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So using this as a guideline lets look at our own site example. We know certain that we want a page that lists all PlayStation games. We also want a page that would be for new releases, and we want an individual page for each game that describes game and maybe has an snapshot image or something.
Our website will already have a root folder that is where your default homepage would be placed. Now you could create a folder called games in root folder and then you could create a new folder in games folder for every new game you add to your list. So let’s say you want to add Grand Theft Auto to your site.
Or you could avoid creating a new folder every time and just create a new web page, so for example:
We would recommend second option for your game description page. You would also have to create another file for cheats. Again following method above you could do following:
Notice that I modified name of html file by adding “-cheats” to end of “grand-theft-auto”, that is for two reasons. One, when editing files you will never be confused about which page you are working on. Secondly, actually file name will help search engines index page better, hence giving you a higher page rankings.
A Web site has to be accessible, before it is even usable. Accessibility refers to ease with which either disabled users, or users with non-standard browsing situations — or even users with typical visual abilities and usual browsers — can access information and other features of a site. In a sense then, accessibility is an extension of 'usability', in that a site needs to be accessible by more than just CEO at his or her PC on your intranet.
Usability refers to ease with which anyone (disabled or not, or with unusual viewing situations or not) can navigate a site and achieve objectives which you have set for it, such as learning how to win their PlayStation 2 games. Your Web site may be wonderful, but if users find it to be unusable or perceive it to be so then it's unlikely they'll get far enough to discover just what's so wonderful about it.
A page of beautifully coloured Netscape layer pull-down menus won't be much use to visually impaired non-English speaking users who favour Lynx, for example. If your target audience profile excludes such people, fine, but very often Web sites exclude valid users by default rather than design.
One of major problems in a site with a lot of content is how to present it without overwhelming user. If you bury it down in navigation structure, many people may never realise it's there. One way to solve navigation problem would be to put links to all available pages, on home page. Your visitor could reach every page with a single click. However, this is impractical for sites with hundreds or thousands of pages; there are further requirements such as keeping home page fast- loading and not too complicated.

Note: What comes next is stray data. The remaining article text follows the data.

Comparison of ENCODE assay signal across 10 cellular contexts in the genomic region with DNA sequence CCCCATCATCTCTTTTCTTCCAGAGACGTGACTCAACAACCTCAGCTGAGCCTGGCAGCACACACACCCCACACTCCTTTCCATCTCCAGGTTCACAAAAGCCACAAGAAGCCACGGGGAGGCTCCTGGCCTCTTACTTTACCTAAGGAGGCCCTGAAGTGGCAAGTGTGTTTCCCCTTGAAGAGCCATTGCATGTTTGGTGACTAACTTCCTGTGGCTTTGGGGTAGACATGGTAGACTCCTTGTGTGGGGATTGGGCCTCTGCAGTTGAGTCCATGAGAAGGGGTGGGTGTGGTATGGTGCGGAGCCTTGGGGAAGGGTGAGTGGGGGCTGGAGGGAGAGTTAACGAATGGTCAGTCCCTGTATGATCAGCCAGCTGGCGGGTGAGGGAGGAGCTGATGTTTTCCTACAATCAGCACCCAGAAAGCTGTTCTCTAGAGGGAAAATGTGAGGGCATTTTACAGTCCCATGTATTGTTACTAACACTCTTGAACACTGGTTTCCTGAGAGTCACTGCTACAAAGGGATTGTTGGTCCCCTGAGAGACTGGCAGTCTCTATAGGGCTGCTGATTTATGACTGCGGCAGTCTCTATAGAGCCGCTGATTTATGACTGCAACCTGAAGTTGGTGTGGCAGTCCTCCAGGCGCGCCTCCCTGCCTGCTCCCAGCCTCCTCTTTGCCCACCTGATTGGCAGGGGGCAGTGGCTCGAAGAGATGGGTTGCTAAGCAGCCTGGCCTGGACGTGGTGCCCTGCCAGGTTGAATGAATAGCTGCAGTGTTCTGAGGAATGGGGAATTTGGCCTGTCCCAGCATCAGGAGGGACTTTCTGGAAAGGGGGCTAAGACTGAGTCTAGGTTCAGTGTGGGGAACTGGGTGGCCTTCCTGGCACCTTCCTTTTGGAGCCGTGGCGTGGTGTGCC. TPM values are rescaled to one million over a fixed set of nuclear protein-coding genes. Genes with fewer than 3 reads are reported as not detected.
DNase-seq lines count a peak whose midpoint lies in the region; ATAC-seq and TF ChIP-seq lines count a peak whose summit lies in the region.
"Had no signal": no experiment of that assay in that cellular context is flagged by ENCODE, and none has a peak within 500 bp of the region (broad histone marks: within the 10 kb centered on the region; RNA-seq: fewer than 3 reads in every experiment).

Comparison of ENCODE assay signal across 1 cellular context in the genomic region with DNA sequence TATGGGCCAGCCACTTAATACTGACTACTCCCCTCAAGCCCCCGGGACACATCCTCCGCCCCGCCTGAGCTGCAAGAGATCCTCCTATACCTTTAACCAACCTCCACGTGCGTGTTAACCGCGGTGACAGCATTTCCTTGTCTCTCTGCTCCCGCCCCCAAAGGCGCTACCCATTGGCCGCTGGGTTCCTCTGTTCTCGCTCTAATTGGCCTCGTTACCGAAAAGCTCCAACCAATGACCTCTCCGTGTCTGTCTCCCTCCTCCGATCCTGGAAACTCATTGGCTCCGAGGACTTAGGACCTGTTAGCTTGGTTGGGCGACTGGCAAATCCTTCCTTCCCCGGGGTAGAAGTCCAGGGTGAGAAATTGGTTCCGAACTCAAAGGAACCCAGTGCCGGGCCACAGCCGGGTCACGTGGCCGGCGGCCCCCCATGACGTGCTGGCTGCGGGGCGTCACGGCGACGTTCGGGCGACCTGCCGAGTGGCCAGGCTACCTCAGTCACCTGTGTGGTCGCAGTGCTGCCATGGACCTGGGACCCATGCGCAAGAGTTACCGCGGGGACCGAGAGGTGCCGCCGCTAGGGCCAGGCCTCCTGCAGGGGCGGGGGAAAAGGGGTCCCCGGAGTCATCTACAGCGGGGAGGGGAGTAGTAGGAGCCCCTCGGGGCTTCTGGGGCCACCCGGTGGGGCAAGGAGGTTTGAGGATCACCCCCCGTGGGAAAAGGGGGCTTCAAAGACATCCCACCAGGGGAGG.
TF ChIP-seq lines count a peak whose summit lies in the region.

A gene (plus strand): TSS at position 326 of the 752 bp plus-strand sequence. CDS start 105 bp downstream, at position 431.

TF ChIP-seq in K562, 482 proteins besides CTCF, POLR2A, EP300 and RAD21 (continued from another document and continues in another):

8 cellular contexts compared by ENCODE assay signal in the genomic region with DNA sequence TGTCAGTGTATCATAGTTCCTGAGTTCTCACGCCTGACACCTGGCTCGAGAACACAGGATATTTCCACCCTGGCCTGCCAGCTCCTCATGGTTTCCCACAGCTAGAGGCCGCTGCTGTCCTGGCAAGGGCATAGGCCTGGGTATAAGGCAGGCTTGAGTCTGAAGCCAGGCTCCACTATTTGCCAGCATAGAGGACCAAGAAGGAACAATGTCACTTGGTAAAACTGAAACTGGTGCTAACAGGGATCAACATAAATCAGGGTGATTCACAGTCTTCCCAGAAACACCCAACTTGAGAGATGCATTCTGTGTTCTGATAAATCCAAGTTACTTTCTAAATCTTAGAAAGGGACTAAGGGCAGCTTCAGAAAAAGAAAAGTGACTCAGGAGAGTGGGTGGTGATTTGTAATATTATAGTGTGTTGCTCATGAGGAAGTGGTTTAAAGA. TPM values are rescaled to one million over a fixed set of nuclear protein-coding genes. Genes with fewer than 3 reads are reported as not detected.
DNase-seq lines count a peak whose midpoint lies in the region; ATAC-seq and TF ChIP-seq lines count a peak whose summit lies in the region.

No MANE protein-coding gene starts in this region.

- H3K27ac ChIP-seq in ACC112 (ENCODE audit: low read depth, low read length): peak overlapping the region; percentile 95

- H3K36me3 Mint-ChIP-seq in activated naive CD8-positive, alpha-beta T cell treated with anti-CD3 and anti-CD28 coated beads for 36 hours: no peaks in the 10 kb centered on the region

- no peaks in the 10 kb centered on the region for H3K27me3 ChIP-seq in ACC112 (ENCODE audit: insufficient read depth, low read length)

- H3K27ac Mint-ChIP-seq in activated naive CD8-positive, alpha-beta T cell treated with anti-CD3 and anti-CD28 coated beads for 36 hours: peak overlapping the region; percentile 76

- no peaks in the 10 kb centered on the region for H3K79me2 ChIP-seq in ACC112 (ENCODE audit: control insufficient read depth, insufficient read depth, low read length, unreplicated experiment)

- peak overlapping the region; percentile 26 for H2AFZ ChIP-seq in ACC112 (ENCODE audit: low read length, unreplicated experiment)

In our example, as you build up your site with all of available PlayStation 2 games, you will need to carefully decide how to organise home page. Perhaps only having a new releases list and maybe a What’s Hot list and then a search box, which would allow users to immediately search through all of content of web site and find information on game they are looking for.
Putting it all on home page may make it too cluttered. The most important navigational device for any Web site is home page. This page alone is most likely to be one that determines whether your visitors view one page, or many, at your site. If it doesn't offer any clue that this site has valuable information, and how to locate it, then people are unlikely to expend much effort to track it down. If on other hand, home page gives clear indications about what's available at site, and how to get to it, then your user's interest is likely to last longer.
The conventional approach is to provide a few links to next level down, from home page, supplemented with a small selection of representative links from next level down. An important question to answer is "How many clicks will it take my visitors to find anything?". People's patience begins to fade very soon after a few clicks; but you probably don't want a very large number of links on every page.
Now final step for getting your first web site live is hosting. This may be one of more confusing steps as you will know doubt find thousands of companies offering hosting packages and choosing one of those packages might be difficult. But there are a few things to bear in mind:
· Size of your web site – At first your site will be small, but will grow with time.
· Cost of hosting – As your web site will grow, so will cost.
· Easy upload methods – Since this is your first time you will want to make sure that hosting company provides a very simple method of uploading your files to your domain, ie FTP client, Web service, etc.
We recommend that you consider some of following companies to host your domain:
For more information please see http://www.unilabplus.com
Director of Unilabplus Ltd, a London-based online business management software house.